New York University's independent student newspaper, established in 1973.

Washington Square News

New York University's independent student newspaper, established in 1973.

Washington Square News

New York University's independent student newspaper, established in 1973.

Washington Square News

Pro-Palestinian students and faculty call JPMorgan, universities ‘complicit’ in Israel-Hamas war

Students and faculty at NYU, Columbia University and the City University of New York held a teach-in at JPMorgan Chase & Co.’s New York headquarters on Friday.
Adrita Talukder
NYU students held a teach-in inside the headquarters of JPMorgan Chase. (Adrita Talukder for WSN)

Pro-Palestinian students and faculty at NYU, Columbia University and the City University of New York criticized the institutions for their relationships to corporations that allegedly invest in weapons manufacturers for the Israeli military — which they say includes JPMorgan Chase & Co. — at a teach-in on Friday.

Attendees gathered outside the JPMorgan headquarters in midtown Manhattan, and alleged that JPMorgan enables NYU to use tuition revenue to fund the expansion of academic programs in Israel. They also called on the university to shut down its study abroad program in Tel Aviv, claiming the site makes it complicit in Israeli policy decisions.

“We have to confront that as students in these universities, we’re both debtors to NYU and Columbia as well as investors in their crimes because they’re able to do this because of our tuition money,” said an NYU student who helped organize the event, and requested to remain anonymous due to safety concerns. “There is no being an innocent standby to the violence of these institutions — either you actively speak out against it or you’re watching it happen before your eyes.” 

Organizers said the university uses loans from JPMorgan to invest in NYU Tel Aviv and other university infrastructure, including its $122 million purchase of 3 MetroTech Center in 2022 and its $1.2 billion investment in the Paulson Center. They alleged that NYU then uses student tuition to pay back the loans. A spokesperson for JPMorgan declined to comment.

Signs called on NYU to divest from working with JPMorgan Chase. (Adrita Talukder for WSN)

In a written statement to WSN, NYU spokesperson John Beckman said the university is not involved in Israeli policymaking, calling the accusation “spurious,” and that shutting down its Tel Aviv site would violate academic freedom. Beckman also said borrowing money to make investments in infrastructure is common practice for higher education institutions, and that Columbia also invests student debt into mass infrastructure, including its Manhattanville campus. 

“The claim that NYU Tel Aviv is somehow ‘complicit’ with the Israeli policies does not stand up to the most meager scrutiny,” Beckman wrote. “It is not involved in government policy setting, any more than NYU’s Greenwich Village campus is involved in U.S. policy setting.”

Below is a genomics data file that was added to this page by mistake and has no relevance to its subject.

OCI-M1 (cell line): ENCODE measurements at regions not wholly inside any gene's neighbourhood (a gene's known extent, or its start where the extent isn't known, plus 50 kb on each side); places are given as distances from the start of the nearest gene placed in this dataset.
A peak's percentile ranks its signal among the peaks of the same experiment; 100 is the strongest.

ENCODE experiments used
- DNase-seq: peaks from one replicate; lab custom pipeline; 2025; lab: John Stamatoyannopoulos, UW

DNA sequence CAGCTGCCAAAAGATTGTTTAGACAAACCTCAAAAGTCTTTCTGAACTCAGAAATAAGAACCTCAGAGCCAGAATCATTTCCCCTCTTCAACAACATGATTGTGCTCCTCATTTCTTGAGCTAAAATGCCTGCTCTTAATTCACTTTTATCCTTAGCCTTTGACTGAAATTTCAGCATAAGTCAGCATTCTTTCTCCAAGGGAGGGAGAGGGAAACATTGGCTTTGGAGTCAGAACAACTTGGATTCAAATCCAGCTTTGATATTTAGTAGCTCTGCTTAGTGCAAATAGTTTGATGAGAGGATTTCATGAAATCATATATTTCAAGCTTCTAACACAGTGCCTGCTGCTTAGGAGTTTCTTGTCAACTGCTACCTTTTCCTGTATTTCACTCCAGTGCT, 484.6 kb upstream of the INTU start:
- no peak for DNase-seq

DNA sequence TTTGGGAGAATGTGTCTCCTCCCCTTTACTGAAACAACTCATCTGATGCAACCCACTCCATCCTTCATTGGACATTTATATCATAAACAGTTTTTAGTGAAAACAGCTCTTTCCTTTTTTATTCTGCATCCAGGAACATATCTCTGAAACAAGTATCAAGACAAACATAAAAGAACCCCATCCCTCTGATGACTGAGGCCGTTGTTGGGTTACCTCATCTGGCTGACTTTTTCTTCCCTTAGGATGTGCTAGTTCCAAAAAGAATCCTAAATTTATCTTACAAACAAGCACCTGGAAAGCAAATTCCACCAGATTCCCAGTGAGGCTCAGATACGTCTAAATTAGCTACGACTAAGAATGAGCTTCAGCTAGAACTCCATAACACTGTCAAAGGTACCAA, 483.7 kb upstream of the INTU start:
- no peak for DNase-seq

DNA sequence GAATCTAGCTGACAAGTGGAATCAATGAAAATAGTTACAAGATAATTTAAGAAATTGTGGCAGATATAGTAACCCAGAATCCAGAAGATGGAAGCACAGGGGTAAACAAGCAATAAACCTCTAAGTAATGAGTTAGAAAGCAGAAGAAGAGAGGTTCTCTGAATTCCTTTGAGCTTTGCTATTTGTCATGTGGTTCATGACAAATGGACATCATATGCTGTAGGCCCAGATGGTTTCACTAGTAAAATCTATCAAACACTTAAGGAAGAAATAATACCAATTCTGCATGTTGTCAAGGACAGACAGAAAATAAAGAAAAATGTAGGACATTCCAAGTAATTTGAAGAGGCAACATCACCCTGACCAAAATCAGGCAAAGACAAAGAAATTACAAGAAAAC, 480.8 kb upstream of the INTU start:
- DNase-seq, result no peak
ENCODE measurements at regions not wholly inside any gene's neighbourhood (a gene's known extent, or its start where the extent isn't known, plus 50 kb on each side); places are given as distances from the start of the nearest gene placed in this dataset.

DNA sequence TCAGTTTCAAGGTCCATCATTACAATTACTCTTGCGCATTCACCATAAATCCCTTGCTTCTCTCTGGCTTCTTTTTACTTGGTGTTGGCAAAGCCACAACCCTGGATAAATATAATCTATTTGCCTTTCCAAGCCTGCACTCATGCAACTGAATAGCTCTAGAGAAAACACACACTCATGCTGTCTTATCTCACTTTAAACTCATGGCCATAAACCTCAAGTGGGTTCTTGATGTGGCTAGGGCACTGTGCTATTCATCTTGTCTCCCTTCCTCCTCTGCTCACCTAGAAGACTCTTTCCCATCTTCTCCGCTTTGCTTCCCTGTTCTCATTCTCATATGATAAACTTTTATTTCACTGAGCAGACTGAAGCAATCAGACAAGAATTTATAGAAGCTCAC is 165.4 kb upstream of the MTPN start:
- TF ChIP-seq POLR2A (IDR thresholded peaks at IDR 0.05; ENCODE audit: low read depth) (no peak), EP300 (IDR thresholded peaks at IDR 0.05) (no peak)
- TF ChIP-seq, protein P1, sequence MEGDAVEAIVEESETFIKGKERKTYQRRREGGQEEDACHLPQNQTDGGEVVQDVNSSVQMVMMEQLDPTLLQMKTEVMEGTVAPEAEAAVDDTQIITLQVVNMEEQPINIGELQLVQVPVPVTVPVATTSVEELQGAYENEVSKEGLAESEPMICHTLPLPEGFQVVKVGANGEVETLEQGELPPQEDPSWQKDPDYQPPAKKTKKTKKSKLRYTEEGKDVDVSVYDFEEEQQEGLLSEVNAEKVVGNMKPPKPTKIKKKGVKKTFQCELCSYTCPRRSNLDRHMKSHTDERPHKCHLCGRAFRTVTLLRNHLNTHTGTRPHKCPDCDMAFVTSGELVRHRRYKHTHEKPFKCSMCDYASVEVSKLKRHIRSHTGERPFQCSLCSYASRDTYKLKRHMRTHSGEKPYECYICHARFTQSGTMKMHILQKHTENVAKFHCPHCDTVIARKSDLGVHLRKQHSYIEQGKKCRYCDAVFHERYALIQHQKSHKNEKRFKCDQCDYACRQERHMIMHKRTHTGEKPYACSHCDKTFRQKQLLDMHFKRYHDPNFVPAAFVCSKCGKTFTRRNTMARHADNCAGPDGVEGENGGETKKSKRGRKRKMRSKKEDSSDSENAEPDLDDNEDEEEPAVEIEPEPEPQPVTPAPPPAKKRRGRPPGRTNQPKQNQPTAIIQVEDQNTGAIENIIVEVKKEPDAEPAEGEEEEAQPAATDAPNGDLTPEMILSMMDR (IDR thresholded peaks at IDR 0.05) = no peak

Some students have called for NYU to shut down its Tel Aviv site due to an Israeli law that prevents foreigners who have called for a boycott of the country from entering. Students have said the law violates academic freedom, the university’s Code of Ethical Conduct and its Non-Discrimination and Anti-Harassment policies. NYU has repeatedly stood by the site, and said it cannot support what it says would be an “academic boycott.”

Multiple banners hang over a balcony below a sign which reads “J.P. MORGAN CHASE & CO.”
Banners were dropped on the Grand Central Terminal side of the JPMorgan Chase headquarters. (Adrita Talukder for WSN)

An NYU graduate student at the event, who also requested to be anonymous due to safety concerns, said that the university, alongside Columbia — which has a Dual Degree Program with Tel Aviv University — relies on financial connections to JPMorgan to maintain its programs in Israel.

“We reject capitalist regimes of death for profit,” the student said. “We oppose the collusion of capital and higher education in the furtherance of genocidal projects. We deplore civil rights violations our administration commits by building campuses in occupied lands administered by an apartheid regime.”

Andrew Ross, a CAS professor and member of Faculty for Justice in Palestine who spoke at the teach-in, criticized NYU and Columbia for their academic ties to Israel through their respective study abroad programs. 

“NYU and Columbia are the only standalone programs [in Israel] — they’re unique in that regard,” Ross said at the event. “They decided it wasn’t enough to embed in Israeli institutions, although they both have very, very close ties to Tel Aviv University.”

Correction, Nov. 21: A previous version of this story incorrectly suggested that all attendees at the sit-in were affiliated with on-campus groups. The article has been corrected, and WSN regrets the error.

Correction, Nov. 28: A previous version of this article incorrectly stated the exact location of NYU Tel Aviv. The article has been corrected, and WSN regrets the error.

Contact Aashna Miharia at [email protected].

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About the Contributors
Aashna Miharia
Aashna Miharia, Deputy News Editor
Aashna Miharia is a first-year studying journalism and public policy with a minor in business studies. She’s from the Boston area and a novelist, coffee enthusiast and lover of independent bookstores. You can usually find her listening to an audiobook while wandering around New York City or on Instagram @aashnamiharia.
Adrita Talukder
Adrita Talukder, Editor-at-Large
Adrita Talukder is a sophomore at CAS planning to major in Comparative Literature and International Relations. Outside of the paper, she's usually photographing her friends, watching movies, or polishing her NYU French award. You can find Adrita on Instagram @adritasphotos or @adrjta.

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